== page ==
A MoviePass card outside AMC Indianapolis 17 theatre in Indianapolis. Credit: Darron Cummings | AP

MoviePass will reduce the number of movies its subscribers can see by 90 percent, with subscribers in the $9.95 monthly fee tier seeing their movie allowance decrease from one per day to three per month. The change will be rolled out starting Aug. 15, the latest in a series of changes to the company’s customer experiences as it struggles to stay afloat.

The company said in a statement that the new limit, which is supposed to reduce the amount of cash MoviePass burns through, will only affect the 15 percent of its subscribers who see more than three movies per month using the service.

MoviePass also announced Monday morning that it has reversed its decision, announced less than a week ago to hike its monthly subscription fee to $14.95 per month. The reversal comes after a customer outcry; the $9.95 monthly fee will remain in place.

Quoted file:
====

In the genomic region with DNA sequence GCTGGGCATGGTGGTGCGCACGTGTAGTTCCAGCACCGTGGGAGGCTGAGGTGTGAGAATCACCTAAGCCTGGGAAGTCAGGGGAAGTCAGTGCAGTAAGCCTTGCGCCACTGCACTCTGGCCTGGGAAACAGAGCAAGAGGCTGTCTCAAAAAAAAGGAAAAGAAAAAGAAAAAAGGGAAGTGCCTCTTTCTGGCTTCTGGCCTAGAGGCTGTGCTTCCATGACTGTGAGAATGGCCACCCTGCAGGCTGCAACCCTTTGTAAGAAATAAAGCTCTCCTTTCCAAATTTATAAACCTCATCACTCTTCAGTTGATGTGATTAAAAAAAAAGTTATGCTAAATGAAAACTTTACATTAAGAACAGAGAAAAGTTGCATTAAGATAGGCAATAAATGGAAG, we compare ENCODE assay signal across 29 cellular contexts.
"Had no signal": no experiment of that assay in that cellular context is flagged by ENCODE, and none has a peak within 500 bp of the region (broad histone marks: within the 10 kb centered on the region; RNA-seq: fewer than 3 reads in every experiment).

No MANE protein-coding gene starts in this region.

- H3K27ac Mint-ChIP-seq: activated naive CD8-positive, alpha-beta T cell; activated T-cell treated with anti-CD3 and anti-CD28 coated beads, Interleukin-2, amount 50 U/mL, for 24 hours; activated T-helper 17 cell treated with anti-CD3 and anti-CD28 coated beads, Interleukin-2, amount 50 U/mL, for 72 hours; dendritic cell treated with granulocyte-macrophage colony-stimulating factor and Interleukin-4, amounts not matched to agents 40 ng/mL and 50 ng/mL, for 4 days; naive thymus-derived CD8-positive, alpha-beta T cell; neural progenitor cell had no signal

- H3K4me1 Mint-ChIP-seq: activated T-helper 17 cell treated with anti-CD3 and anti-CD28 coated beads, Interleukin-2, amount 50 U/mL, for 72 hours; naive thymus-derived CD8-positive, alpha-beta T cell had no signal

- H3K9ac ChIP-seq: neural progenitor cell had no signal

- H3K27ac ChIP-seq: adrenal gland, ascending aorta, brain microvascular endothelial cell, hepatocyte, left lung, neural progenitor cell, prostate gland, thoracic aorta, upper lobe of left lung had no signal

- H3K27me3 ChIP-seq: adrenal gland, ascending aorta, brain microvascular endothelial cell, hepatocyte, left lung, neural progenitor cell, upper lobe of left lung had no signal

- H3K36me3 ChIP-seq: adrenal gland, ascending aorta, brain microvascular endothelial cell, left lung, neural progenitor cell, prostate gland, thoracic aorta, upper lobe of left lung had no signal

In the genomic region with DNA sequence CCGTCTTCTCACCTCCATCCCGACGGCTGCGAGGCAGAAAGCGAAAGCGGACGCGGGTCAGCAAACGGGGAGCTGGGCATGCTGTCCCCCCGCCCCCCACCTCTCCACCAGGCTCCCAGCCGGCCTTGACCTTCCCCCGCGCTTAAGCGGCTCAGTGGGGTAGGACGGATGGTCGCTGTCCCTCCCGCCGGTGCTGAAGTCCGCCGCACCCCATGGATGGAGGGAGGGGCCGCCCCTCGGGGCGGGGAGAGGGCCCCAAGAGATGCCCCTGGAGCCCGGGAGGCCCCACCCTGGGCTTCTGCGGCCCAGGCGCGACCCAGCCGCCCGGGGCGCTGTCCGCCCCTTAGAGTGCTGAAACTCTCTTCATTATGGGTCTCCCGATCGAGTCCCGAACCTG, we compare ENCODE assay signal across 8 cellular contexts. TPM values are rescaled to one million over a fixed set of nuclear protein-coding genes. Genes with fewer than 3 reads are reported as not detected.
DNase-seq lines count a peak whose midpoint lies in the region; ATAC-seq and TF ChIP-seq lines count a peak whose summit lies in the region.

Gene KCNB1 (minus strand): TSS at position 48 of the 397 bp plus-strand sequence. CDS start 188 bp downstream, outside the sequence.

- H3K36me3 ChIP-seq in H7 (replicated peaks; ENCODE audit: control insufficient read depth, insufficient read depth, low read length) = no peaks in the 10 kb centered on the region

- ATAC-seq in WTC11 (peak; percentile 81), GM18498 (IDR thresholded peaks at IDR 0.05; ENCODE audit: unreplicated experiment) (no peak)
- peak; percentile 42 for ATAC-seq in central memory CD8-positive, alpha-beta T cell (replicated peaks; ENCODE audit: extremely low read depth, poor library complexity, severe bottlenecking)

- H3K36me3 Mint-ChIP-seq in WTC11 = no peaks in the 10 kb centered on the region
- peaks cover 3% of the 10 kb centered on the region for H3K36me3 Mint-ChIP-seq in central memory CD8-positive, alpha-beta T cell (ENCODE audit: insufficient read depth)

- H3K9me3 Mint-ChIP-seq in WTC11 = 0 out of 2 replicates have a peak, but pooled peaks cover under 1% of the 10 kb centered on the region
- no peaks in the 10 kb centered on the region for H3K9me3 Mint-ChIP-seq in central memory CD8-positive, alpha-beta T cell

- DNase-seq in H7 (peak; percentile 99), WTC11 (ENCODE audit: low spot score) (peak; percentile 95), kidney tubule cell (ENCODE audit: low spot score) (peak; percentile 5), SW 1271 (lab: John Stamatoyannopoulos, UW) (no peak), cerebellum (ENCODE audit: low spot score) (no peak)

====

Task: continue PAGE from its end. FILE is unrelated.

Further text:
In multiple statements issued over the past week, the company attributes its recent turbulence to growing pains that are expected when a so-called “disruptor” start-up company enters the marketplace. The company brought in Netflix co-founder Mitch Lowe to run the service, and he promptly lowered the monthly subscription rate and increased the number of movies users could see.

While these changes brought in a rush of new customers, the cost to keep them proved too much for the company to sustain. MoviePass pays full price for each ticket a subscriber uses, meaning that after a subscriber sees a second movie in a month, the company is operating at a loss. It didn’t take long for the company to burn through all its cash reserves, and the company had to take out a $6 million emergency loan two weeks ago to pay for subscribers’ tickets.

Two law firms announced on Monday that they have begun seeking defendants for class action litigation against MoviePass parent company Helios and Matheson Analytics, claiming that the company over-inflated MoviePass’s profitability when presenting information to investors, who then lost money.

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